Saddling up for industry discussions on a potential horse industry levy 24 Feb 2011

 A report published today by the Rural Industries Research and Development Corporation will help guide discussions within Australia’s horse industry on the potential introduction of a statutory levy to support ongoing research and development. 

Evaluation of the options for a horse Research, Development and Extension Levy was commissioned by RIRDC to assist members of Australia’s horse industry better understand the range of issues involved in the development of an industry wide levy proposal.

“RIRDC will use this report as a guide to kick-start discussions with industry members about introducing a statutory levy to support horse R&D,” Mr Craig Burns, RIRDC Managing Director said.

“The report also outlines the consultation process industry needs to undertake before taking to government a statutory levy proposal.

“Proposals to introduce statutory levies often lead to vigorous debate within industries on the merits of mandatory contributions, particularly in industries where there are a wide range of stakeholders. This applies particularly to the horse industry which contains a diverse set of interested parties, such as owners, trainers, medical suppliers and recreational users.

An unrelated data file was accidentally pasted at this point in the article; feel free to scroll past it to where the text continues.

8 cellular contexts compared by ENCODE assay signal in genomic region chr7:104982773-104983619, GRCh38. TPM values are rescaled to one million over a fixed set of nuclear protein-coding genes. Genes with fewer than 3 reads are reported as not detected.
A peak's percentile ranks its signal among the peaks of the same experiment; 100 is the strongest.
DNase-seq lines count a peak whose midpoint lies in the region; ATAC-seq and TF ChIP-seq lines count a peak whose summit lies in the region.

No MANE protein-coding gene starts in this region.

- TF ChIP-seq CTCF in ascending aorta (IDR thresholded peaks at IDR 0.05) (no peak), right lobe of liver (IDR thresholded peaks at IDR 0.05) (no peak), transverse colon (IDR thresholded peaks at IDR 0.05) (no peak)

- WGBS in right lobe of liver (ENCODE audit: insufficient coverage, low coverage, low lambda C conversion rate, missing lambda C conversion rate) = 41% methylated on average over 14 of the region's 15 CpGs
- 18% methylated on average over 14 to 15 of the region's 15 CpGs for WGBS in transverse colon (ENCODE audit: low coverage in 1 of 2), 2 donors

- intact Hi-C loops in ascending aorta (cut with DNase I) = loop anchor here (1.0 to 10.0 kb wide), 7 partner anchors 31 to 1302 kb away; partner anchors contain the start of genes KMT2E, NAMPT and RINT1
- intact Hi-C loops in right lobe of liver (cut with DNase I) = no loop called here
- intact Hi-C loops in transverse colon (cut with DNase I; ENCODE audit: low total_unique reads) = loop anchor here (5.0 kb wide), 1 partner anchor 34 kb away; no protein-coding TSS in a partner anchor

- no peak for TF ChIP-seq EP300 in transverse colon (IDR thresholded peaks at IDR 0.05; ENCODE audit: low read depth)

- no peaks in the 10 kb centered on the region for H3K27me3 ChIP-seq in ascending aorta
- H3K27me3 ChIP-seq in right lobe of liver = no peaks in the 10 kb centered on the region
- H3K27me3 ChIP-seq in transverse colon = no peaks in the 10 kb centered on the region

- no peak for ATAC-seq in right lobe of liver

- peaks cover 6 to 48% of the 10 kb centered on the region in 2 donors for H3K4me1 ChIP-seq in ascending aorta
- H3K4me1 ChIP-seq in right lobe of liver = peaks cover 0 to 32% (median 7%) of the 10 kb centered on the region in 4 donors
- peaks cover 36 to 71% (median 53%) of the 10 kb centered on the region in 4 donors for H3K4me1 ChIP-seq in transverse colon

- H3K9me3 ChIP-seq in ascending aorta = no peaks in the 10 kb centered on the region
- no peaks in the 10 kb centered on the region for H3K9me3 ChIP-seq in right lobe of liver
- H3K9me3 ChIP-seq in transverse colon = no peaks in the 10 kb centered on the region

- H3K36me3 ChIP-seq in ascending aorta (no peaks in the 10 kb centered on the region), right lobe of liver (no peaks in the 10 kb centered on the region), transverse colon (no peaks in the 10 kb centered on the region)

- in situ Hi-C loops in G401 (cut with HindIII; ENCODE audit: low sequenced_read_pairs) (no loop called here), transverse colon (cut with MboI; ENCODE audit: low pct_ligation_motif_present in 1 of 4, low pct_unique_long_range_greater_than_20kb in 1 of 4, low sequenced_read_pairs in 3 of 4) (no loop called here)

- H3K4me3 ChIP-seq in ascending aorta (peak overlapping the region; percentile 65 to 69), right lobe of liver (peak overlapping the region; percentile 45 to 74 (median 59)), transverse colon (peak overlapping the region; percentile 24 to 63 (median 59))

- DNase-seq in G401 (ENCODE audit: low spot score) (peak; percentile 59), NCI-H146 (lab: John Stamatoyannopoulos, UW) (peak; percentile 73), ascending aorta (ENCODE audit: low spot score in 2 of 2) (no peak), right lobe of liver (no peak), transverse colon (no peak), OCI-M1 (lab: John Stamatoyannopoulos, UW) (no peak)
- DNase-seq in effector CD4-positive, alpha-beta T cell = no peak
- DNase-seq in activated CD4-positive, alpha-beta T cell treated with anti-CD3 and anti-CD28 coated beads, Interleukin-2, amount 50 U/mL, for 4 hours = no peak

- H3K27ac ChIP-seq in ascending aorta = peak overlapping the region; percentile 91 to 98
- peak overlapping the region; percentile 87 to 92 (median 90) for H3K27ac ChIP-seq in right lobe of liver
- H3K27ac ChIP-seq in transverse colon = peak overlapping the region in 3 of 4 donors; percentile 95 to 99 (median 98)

“One of the best ways to get these discussions off on the right foot is by making available clear and easily understood information on the issue, so industry members can make an informed judgements about future proposals.”

The report notes some of the challenges the horse industry has faced in the past introducing a statutory levy.  In the 1990s the industry, through the Australian Horse Industry Council, developed an ultimately unsuccessful proposal for a statutory levy based on the sale of new horse shoes. 

Mr Burns said the value of research and development into the horse industry is highlighted in a second RIRDC report published today.

Economic Evaluation of Investment in the Horse RD&E Program highlights the benefits that have accrued from investment in three randomly selected horse projects, namely health and safety in Australian racing; reducing the risk of pneumonia in horses; and uncovering the link between the ingestion of  hairy caterpillars and horse foetal loss. 

The projects, which cost $1.07 million with the RIRDC contribution $398,000, were found to have produced aggregate benefits of $3.85 million. 

“This report demonstrates the economic benefits that can potentially flow to industry from targeted research and development, and the positive link between R&D and a more profitable, competitive and sustainable industry.”

Both reports are available for free download or purchase from the RIRDC website